OK. So Vite is growing really fast, and we're really proud of what we've achieved. But I also really want to give a shout out to the projects, these great projects Vite is built on top of, mainly rollup and ESBuild, both are great gifts to the community. And also shout outs to projects that have inspired features in Vite, Snowpack, WMR, and Web Dev Servers, and Parcel. There are a lot of interesting ideas in each of these projects, especially for Snowpack, WMR, and Web Dev Server. We are kind of exploring in the same space and we share a lot of these ideas. So shout out to them for inspiring some of the features in Vite. And yeah, so I'm very excited to see this new wave of dev tools. We are excited to make the web ecosystem move forward and improve dev experience together. Thank you. That's all. Bye.

Evan has been asking us, do you currently use Webpack or any Webpack based tool, like Next or Nuxt? And well, 52% of you, so that's just over half, has been saying Webpack based tool, so like Next or Nuxt. Evan, what do you think about this? Does this surprise you? Yeah. I guess the poll is a bit confusing because Webpack based plus Webpack adds over 100%. I don't know, I guess this just really shows how prevailing Webpack is in the ecosystem. Obviously it's a great project, but you know, one of the reasons I personally now use Vite for almost everything is because I really miss that really snappy development experience when I first started doing web projects, you know, you just write JavaScript, load it in the browser and just refresh.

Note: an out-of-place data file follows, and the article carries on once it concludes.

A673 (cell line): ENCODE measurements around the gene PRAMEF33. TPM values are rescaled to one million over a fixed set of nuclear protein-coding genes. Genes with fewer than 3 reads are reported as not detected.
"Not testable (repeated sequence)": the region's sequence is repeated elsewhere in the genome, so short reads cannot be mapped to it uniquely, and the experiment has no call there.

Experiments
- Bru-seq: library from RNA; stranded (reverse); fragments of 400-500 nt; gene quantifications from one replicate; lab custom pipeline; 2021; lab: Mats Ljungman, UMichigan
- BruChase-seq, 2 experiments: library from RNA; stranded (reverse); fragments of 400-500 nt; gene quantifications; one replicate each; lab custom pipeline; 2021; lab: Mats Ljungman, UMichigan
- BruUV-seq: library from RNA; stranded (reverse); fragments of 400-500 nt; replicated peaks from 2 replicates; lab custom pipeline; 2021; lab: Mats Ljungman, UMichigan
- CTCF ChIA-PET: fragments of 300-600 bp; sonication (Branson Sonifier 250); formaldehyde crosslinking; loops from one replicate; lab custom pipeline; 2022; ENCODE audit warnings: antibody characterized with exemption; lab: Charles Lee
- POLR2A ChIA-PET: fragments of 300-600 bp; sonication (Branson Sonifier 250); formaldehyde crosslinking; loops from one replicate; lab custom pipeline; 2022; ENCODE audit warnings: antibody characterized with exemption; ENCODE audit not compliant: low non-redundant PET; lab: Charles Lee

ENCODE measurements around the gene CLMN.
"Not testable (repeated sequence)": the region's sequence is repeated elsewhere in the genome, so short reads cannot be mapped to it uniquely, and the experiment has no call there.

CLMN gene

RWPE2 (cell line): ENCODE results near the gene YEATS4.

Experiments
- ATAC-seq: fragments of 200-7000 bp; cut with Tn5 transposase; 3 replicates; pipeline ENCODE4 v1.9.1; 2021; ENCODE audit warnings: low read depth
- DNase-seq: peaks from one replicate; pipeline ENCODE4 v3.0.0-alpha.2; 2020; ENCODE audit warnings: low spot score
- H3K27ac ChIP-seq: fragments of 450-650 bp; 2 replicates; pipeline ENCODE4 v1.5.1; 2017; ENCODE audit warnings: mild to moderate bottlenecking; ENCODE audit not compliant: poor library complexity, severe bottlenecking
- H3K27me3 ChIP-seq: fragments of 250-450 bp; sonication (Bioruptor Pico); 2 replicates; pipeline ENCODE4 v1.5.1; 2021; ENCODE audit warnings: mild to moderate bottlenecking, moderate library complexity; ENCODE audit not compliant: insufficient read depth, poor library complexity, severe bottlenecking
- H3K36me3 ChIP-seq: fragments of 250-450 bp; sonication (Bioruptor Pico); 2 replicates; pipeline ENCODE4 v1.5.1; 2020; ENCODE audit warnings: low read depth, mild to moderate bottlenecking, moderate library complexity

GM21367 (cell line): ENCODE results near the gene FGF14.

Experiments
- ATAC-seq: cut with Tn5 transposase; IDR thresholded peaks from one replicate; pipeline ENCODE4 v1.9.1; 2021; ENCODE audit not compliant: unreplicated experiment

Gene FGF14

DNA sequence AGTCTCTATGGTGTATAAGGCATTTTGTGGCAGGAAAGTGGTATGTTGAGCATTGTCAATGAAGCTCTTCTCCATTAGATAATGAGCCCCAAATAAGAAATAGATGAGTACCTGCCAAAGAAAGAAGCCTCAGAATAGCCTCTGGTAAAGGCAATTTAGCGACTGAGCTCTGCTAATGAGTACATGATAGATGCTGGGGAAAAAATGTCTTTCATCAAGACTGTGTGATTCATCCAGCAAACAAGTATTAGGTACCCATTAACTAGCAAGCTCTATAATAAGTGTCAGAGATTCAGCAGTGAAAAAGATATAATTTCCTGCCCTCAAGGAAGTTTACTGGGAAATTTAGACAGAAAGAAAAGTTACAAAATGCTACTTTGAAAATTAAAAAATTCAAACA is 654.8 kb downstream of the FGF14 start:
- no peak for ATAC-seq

Vite's Performance and Framework Agnosticism

Short description:

Everything is kind of fast, I really miss that. Vite works in large projects and can handle that kind of scale. Vite is completely framework agnostic, allowing it to be used for building react applications.

Everything is kind of fast, I really miss that. So you'd actually like to go back to that 10% of nothing? Not nothing, right? We kind of want to have a cake and eat it, too. But it should feel like that nothing. That would be great.

So we're going to go to our audience questions now. So if you have any questions, you can still do so in the Community Track Q&A channel.